Mentorship is an integral part of an EY experience. Everything is structured to ensure you receive the most support possible. You’ll be assigned a Staff 2 as a buddy to ask those small, random questions (like where is the mailroom in the office), then you have a mentor who is most likely a manager/senior manager and then you have a partner mentor. These relationships have structured meetings planned throughout the internship so you don’t have to feel awkward reaching out to them on your own. Any question/concern you might have, someone will be there to help answer them. Because of the mentor system in place, I felt much more comfortable reaching out to the busy manager or even partner requesting a meeting.
As an intern, I had two different people above me that I could ask questions to about any aspect of the firm. You get these assigned experienced mentors as a full-time employee as well. On my specific project team, I developed a few mentor/mentee relationships that I could utilize if I had questions regarding my project that I couldn't find answers to. Between the formal mentors I was paired with and the mentors I found on my project team, I was able to more easily navigate the firm. This was critical to my success because there are so many moving parts at a large firm like EY, and these formal/informal mentors help guide your development and growth.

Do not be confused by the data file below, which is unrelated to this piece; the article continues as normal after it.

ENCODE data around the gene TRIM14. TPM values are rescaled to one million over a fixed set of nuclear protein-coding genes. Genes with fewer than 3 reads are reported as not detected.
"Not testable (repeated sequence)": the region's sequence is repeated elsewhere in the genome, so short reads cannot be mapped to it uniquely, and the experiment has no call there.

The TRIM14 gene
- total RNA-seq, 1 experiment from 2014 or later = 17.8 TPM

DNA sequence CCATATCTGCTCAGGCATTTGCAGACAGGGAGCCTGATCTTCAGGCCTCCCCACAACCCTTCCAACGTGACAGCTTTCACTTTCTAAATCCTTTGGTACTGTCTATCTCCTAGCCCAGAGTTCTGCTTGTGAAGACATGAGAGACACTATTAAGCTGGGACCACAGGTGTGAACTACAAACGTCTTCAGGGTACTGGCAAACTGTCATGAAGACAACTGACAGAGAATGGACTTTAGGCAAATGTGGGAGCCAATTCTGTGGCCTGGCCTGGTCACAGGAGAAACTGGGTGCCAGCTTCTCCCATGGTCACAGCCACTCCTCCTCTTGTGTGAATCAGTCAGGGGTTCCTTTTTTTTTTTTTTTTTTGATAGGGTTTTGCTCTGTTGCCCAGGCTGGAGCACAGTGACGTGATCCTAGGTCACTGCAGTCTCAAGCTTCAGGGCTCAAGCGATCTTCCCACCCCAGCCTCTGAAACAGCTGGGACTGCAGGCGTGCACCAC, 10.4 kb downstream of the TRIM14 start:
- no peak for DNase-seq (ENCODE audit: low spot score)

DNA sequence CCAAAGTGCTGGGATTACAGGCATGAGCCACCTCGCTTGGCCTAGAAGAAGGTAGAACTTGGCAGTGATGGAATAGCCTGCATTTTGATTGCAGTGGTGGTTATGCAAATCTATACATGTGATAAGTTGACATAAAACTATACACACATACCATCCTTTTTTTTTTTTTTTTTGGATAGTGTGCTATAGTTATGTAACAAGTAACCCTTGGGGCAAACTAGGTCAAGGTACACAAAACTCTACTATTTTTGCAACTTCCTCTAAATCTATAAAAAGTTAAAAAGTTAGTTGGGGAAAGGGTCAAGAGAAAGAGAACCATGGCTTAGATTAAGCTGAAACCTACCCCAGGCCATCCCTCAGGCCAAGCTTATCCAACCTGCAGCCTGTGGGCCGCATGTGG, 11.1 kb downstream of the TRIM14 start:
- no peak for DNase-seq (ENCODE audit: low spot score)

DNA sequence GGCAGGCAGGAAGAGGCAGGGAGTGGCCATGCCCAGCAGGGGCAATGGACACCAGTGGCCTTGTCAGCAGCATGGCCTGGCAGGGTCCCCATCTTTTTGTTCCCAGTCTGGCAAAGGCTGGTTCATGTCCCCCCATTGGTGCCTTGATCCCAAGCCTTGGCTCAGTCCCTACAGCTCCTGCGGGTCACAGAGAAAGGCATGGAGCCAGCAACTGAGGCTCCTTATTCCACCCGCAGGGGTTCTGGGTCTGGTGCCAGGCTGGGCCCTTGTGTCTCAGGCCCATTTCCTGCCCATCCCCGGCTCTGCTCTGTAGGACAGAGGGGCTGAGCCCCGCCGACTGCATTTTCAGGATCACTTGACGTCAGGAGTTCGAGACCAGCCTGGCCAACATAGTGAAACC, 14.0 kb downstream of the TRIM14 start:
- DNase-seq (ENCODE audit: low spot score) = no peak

Yes it does! I was involved in the mentorship program while still in school where I was teamed up with a former Temple grad who told me all about what it's like to work at the company. Then once I was in the company I was given many more mentors as an intern. I have a peer mentor (someone who has only worked here for a year or so), a consoler (person with 5 or years of experience) who you meet with every few weeks. There's many other people throughout the office and on your engagement teams who would love to point you in the right direction too.
3. EY does offer a mentorship program. For each group I worked with, I was assigned a service line champion, which is a professional at the manager level or above who gives broader perspectives on what each service line does and allows interns to ask any questions they may have. Throughout the summer, I met with my service line champions over coffee or chatted on the phone with them. By asking what they think a successful intern looks like, I was able to tailor my actions over the course of the summer to fit the profiles they described.